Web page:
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Community-Led Climate Change Adaptation

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Lutheran World Relief (LWR) commissioned Austin Lord, a Master’s student from Yale University and 2014-2015 Fulbright Scholar in Nepal, to evaluate the benefits and challenges resulting from the construction of micro-hydropower projects (MHPs) as part of LWR’s Community-Led Climate Change Adaptation (CCA) Program in Nepal, and provide recommendations for future programming. The program was implemented from November 2011 to September 2014 and was evaluated in August 2014.

The Kailali District of Nepal is one of the Far Western districts in the Seti Zone. Poverty is rampant in the area due to low production, low income and lack of access for people to markets. The majority of the people lack access to resources and services and have limited decision making forums (local institutions). The existence of feudal norms and values, lack of knowledge and skills on improved technologies, declining agriculture productivity and poor access to financial services leads to a very low level of employment opportunities. Many youth migrate for seasonal employment opportunities. Gender discrimination, increasing women workloads, and poor women representation in the local institutions are some of the major challenges in the area that ultimately impede the overall development process in general and the livelihoods of the people in particular.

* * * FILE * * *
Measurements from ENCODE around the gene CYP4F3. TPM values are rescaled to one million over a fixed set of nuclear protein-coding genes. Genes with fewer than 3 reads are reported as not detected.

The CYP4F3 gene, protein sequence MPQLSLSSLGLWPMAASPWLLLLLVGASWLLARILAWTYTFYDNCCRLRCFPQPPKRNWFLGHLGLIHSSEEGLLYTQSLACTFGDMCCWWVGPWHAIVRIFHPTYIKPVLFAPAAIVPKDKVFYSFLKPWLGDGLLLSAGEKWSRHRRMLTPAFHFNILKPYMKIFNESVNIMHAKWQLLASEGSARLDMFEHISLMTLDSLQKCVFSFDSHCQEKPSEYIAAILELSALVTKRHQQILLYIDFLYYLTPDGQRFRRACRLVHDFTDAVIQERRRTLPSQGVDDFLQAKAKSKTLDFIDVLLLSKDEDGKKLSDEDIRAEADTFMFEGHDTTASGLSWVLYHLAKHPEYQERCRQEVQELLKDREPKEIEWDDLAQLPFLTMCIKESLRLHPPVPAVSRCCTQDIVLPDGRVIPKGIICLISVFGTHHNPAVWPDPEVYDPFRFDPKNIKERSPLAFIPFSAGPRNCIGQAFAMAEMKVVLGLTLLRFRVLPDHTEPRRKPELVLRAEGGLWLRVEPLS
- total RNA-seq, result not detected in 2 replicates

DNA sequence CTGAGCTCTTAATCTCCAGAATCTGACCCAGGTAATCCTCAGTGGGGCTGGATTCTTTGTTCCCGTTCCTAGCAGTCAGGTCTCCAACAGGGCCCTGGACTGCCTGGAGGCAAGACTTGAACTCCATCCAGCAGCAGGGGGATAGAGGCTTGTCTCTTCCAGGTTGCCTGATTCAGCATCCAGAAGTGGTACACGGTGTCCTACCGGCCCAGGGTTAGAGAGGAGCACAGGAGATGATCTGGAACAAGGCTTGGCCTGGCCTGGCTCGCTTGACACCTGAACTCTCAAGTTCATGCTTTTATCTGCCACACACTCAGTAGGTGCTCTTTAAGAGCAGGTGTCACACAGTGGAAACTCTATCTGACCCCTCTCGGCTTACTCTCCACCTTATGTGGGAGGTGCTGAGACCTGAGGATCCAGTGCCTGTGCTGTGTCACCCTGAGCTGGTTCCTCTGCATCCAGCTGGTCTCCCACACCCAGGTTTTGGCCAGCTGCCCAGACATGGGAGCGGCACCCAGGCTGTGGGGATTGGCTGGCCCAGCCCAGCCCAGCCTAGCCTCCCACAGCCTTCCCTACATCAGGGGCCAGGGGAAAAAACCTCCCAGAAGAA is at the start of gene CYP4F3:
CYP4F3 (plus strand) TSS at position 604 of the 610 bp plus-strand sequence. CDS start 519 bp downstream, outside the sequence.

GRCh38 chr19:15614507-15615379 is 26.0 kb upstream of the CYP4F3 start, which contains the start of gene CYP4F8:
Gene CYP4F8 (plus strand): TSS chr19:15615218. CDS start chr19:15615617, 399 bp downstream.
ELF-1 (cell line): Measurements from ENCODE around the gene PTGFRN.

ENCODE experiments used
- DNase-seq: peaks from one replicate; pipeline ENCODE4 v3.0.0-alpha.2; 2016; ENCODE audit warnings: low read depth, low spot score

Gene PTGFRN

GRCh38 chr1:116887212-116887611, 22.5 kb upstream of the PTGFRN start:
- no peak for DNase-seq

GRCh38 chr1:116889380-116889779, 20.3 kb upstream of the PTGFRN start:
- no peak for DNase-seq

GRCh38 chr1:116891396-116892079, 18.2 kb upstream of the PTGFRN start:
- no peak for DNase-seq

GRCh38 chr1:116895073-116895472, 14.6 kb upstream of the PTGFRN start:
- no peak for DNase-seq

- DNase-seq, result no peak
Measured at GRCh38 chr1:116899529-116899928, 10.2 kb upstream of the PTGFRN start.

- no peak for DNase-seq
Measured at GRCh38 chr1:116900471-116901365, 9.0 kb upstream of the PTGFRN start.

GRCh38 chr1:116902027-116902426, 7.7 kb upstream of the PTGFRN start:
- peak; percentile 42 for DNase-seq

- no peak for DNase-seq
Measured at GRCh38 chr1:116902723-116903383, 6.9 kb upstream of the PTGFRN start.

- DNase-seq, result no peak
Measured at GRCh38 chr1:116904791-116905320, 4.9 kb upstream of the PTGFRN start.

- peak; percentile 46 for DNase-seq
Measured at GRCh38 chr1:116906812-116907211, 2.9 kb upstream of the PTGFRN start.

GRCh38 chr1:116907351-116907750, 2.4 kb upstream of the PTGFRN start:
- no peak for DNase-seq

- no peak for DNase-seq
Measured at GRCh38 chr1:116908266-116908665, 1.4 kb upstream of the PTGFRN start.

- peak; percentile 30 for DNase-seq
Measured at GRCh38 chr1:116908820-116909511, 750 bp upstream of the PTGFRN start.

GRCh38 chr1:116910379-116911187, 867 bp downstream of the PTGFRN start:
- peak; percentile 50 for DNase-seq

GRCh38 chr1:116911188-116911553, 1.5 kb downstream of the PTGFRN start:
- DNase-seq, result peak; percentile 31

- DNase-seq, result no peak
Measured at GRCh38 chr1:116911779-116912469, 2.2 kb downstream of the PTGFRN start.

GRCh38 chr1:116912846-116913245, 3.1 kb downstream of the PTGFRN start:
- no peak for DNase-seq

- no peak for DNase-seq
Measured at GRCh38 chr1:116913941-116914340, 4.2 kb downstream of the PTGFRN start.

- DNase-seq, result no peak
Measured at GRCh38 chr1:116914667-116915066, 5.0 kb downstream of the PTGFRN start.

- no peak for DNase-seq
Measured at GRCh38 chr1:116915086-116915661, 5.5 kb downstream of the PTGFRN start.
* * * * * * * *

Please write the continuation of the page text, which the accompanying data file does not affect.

The Project

LWR has been working with LWF Nepal since 2009. The project is designed to address the immediate and most challenging issues faced by the people, namely hunger and food insecurity, in four Village Development Committees (VDCs) of Kailali District. The project seeks to create and expand dignified livelihood opportunities for 1,602 households with a specific focus on women, youth and marginalized people that are affected by discrimination, and exclusion in the District.

Group members will be involved in different farm-based income generation activities and adopt modern farming technological inputs such as cereal crop production, market oriented vegetable production, banana farming, and ginger/turmeric farming. A total of 200 group members will also be trained on pig breeding and rearing. In addition, 12 agro vet centers, 4 community nurseries, 111 irrigation schemes and 4 market mechanisms in working VDCs will be developed, strengthened and functional with their services. These initiatives will increase both production and income, ultimately contributing to food security of the participating households.

Objective #1

64 groups, 4 Community Group Networks (CGN), 4 cooperatives are established, have strong organizational capacity, and have begun working collectively on financial services.

Objective #2

Increase income gained from agriculture and animal husbandry production by 50% for 1,602 families.

Objective #3

Provide irrigation to 250 hectares for year round access to water by 1,050 families.